What has been most challenging about studying actuarial science? Is there anything you wish you would have known ahead of time?
The actuarial program is a very, very rigorous program. There have not been a lot of actuarial science classes I’ve taken where I’ve been able to say, “Oh, this is going to be an easy class,” because they’re preparing us for those actuarial exams, which are hard.
It’s been challenging juggling all of the classes, along with the other things you start to build as you go through college. For example, I’m working at the same time I’m serving in the president position for Gamma Iota Sigma.
I think the hardest part isn’t that the classes are difficult, but that the classes are difficult and you’re doing that on top of the rest of your college life. If I had to tell myself something going into the program, it would be, “Do a lot more in your freshman and sophomore year because as the classes ramp up, you’re going to get a lot busier.” I love every single thing I’m doing right now, but it doesn’t leave me a lot of space to explore other parts of campus life. I think if you can experience a little more campus life in the first two years of school, whenever you’re really ramping up as you approach graduation, you won’t feel like you missed anything.
Have you had any insurance-related internships? If so, how was your experience?
I am currently interning with Blue Cross Blue Shield of Arizona, and this coming summer, I’ll be interning with Wakely Consulting.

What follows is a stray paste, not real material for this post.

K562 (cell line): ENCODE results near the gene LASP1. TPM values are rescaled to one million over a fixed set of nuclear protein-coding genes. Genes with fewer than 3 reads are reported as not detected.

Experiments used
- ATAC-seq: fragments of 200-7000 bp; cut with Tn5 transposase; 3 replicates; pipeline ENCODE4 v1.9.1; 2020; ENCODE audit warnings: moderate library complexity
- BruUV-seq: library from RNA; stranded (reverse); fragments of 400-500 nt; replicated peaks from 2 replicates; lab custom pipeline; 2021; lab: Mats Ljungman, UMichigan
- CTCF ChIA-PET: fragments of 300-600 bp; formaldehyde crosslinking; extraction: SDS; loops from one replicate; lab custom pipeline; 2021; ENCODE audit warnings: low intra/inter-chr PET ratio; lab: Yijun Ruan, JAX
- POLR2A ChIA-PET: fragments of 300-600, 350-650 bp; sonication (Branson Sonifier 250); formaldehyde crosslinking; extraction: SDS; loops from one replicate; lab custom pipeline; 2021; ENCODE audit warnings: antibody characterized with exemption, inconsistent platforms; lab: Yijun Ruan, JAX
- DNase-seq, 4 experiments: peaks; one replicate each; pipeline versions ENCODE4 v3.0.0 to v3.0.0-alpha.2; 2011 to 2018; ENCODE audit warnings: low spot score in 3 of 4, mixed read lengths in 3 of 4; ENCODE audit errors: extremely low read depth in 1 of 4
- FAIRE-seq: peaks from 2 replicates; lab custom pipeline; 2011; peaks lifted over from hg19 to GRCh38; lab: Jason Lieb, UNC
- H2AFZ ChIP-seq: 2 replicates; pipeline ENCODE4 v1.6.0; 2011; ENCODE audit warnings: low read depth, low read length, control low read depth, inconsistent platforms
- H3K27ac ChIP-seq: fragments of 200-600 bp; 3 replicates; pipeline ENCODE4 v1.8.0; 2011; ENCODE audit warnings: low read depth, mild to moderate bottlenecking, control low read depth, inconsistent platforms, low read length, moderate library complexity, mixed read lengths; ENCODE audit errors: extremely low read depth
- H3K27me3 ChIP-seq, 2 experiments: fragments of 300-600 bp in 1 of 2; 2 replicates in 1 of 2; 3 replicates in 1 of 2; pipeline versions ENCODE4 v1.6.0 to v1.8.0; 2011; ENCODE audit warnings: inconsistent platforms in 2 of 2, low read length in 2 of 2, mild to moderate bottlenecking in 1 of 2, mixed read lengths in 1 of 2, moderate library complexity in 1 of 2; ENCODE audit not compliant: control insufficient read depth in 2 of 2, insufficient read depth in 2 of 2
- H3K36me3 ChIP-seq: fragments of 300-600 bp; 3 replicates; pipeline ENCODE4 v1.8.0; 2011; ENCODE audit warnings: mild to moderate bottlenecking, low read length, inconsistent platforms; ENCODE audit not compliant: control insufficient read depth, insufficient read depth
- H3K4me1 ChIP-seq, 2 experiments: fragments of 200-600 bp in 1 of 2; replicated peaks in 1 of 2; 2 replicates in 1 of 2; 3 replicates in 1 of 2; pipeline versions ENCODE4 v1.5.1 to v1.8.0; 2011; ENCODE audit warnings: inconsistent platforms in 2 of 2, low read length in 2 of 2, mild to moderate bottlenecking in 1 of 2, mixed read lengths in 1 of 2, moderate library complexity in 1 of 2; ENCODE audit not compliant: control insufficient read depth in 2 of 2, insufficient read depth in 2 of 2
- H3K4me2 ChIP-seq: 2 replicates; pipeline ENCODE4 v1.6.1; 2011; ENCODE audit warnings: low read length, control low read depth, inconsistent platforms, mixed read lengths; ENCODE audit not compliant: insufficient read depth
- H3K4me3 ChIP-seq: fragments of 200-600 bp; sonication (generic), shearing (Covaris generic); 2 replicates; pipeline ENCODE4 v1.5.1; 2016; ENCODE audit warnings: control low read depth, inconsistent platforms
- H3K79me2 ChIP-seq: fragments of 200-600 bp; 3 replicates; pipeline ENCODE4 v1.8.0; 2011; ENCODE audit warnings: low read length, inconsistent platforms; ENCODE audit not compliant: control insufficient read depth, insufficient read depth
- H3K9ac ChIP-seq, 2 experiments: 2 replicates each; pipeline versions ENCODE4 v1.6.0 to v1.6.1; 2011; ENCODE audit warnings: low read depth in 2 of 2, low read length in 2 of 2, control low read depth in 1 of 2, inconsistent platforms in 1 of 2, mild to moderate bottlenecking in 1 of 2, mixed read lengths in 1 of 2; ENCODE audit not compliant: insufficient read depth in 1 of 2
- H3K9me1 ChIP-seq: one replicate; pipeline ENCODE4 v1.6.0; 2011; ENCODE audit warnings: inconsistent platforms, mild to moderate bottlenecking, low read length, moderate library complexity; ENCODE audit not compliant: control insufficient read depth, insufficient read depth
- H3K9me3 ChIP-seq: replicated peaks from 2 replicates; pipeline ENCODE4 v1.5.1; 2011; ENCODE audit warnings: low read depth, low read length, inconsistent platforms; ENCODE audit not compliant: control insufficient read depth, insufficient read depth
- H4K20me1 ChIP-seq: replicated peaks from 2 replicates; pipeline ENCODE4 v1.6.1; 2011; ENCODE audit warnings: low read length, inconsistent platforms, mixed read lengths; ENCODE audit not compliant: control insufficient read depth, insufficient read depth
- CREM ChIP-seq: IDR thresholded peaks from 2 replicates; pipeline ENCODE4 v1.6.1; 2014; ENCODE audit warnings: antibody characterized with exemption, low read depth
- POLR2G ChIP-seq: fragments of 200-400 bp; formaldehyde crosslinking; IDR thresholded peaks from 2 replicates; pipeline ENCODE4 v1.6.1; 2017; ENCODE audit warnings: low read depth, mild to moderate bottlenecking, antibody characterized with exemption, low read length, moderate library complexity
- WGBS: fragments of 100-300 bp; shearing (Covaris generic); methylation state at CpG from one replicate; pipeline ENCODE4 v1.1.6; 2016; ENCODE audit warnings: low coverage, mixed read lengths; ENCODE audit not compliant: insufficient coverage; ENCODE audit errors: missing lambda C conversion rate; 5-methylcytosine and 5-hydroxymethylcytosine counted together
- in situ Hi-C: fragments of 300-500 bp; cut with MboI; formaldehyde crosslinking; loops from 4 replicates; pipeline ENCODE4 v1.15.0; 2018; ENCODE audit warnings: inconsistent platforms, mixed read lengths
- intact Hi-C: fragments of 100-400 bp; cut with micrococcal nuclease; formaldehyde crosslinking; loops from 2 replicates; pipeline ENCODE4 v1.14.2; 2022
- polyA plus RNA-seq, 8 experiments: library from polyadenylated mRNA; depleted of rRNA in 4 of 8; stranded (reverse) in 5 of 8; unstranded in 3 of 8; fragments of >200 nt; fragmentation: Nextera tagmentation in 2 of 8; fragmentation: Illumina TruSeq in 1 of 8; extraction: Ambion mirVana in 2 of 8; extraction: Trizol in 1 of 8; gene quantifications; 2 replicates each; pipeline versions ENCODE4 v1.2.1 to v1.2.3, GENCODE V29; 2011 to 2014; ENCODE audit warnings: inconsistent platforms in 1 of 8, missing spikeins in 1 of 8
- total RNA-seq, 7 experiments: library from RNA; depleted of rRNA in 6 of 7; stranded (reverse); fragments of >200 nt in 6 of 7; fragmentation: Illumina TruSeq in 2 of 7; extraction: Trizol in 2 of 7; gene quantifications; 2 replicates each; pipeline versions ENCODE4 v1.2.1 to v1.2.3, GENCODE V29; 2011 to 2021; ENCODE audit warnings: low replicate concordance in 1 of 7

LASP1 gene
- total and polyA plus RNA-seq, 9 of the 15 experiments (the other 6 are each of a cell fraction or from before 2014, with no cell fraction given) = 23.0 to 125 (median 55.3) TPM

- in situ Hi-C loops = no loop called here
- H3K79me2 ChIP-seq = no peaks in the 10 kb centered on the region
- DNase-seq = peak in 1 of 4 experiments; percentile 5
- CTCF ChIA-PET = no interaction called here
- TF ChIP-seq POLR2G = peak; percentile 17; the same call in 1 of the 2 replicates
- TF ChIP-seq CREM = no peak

The internship has been awesome so far. I’ve found that pretty much everyone I’ve met in the insurance industry has been a really interesting person to talk to. Everyone’s got their own stories, especially in actuarial science. There are so many people who did something else before getting into actuarial science. I have a manager right now who started in chemistry, and now she’s an accredited actuary who’s the manager of this particular actuarial group, which is awesome.
I’ve also been able to learn a lot. None of the works has felt like busywork because it’s all been work that the company needed, and I’ve been able to see the impact that it has had on the company, which has been really cool.
What are the latest developments or trends in insurance?
Everyone nowadays is talking about disruption. There are a lot of big changes that are being made. We’ve got AI starting to come in, machine learning, self-driving cars in the property and casualty industry, and more. I’m actually writing a paper right now about the fact that cannabis is becoming legal in a lot of places, and like any other crop, it needs to be insured. But right now we’ve got this weird wiggle room where it’s legal in some places and illegal in others. It’s illegal across the country, so how do we deal with that? I think the big trends we’re seeing in actuarial science and insurance in general right now are just dealing with a lot of big changes in society and how we are going to have to adapt to them.